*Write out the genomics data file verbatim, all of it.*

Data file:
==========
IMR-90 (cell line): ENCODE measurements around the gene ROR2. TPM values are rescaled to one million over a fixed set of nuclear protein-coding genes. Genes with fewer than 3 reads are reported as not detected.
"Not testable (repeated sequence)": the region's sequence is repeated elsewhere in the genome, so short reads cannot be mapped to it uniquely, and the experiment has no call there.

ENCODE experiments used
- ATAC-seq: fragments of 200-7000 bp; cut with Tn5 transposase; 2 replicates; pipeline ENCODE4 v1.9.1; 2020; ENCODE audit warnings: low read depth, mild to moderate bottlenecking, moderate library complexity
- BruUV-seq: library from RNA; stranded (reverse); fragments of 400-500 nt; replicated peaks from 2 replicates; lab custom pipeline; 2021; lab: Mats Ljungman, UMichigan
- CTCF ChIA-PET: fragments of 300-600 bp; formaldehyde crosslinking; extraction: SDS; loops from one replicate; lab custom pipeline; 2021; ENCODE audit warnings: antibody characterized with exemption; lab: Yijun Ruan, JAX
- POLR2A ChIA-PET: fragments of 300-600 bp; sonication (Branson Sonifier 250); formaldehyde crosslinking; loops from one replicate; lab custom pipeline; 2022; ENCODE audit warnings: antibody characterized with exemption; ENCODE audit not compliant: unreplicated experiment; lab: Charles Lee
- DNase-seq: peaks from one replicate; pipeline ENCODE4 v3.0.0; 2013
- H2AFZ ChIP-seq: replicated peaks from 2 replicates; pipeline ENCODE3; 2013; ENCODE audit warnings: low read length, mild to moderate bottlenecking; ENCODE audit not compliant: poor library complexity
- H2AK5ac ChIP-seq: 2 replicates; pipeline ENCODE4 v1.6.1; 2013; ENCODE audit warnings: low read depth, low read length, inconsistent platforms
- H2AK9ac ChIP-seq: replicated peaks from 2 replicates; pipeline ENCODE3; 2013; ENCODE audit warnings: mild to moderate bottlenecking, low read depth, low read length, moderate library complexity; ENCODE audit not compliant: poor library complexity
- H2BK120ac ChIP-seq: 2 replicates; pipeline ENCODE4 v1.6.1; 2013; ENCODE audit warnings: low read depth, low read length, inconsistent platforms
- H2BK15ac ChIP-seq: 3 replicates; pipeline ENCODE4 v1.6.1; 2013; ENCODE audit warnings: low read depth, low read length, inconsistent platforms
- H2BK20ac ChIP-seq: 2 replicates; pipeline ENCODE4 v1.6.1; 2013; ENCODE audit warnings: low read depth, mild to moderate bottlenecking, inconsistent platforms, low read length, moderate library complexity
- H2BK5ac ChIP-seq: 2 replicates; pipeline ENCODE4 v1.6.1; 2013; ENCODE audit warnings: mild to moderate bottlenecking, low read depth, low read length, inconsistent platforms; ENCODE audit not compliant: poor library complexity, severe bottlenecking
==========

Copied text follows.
IMR-90 (cell line): ENCODE measurements around the gene ROR2. TPM values are rescaled to one million over a fixed set of nuclear protein-coding genes. Genes with fewer than 3 reads are reported as not detected.
"Not testable (repeated sequence)": the region's sequence is repeated elsewhere in the genome, so short reads cannot be mapped to it uniquely, and the experiment has no call there.

ENCODE experiments used
- ATAC-seq: fragments of 200-7000 bp; cut with Tn5 transposase; 2 replicates; pipeline ENCODE4 v1.9.1; 2020; ENCODE audit warnings: low read depth, mild to moderate bottlenecking, moderate library complexity
- BruUV-seq: library from RNA; stranded (reverse); fragments of 400-500 nt; replicated peaks from 2 replicates; lab custom pipeline; 2021; lab: Mats Ljungman, UMichigan
- CTCF ChIA-PET: fragments of 300-600 bp; formaldehyde crosslinking; extraction: SDS; loops from one replicate; lab custom pipeline; 2021; ENCODE audit warnings: antibody characterized with exemption; lab: Yijun Ruan, JAX
- POLR2A ChIA-PET: fragments of 300-600 bp; sonication (Branson Sonifier 250); formaldehyde crosslinking; loops from one replicate; lab custom pipeline; 2022; ENCODE audit warnings: antibody characterized with exemption; ENCODE audit not compliant: unreplicated experiment; lab: Charles Lee
- DNase-seq: peaks from one replicate; pipeline ENCODE4 v3.0.0; 2013
- H2AFZ ChIP-seq: replicated peaks from 2 replicates; pipeline ENCODE3; 2013; ENCODE audit warnings: low read length, mild to moderate bottlenecking; ENCODE audit not compliant: poor library complexity
- H2AK5ac ChIP-seq: 2 replicates; pipeline ENCODE4 v1.6.1; 2013; ENCODE audit warnings: low read depth, low read length, inconsistent platforms
- H2AK9ac ChIP-seq: replicated peaks from 2 replicates; pipeline ENCODE3; 2013; ENCODE audit warnings: mild to moderate bottlenecking, low read depth, low read length, moderate library complexity; ENCODE audit not compliant: poor library complexity
- H2BK120ac ChIP-seq: 2 replicates; pipeline ENCODE4 v1.6.1; 2013; ENCODE audit warnings: low read depth, low read length, inconsistent platforms
- H2BK15ac ChIP-seq: 3 replicates; pipeline ENCODE4 v1.6.1; 2013; ENCODE audit warnings: low read depth, low read length, inconsistent platforms
- H2BK20ac ChIP-seq: 2 replicates; pipeline ENCODE4 v1.6.1; 2013; ENCODE audit warnings: low read depth, mild to moderate bottlenecking, inconsistent platforms, low read length, moderate library complexity
- H2BK5ac ChIP-seq: 2 replicates; pipeline ENCODE4 v1.6.1; 2013; ENCODE audit warnings: mild to moderate bottlenecking, low read depth, low read length, inconsistent platforms; ENCODE audit not compliant: poor library complexity, severe bottlenecking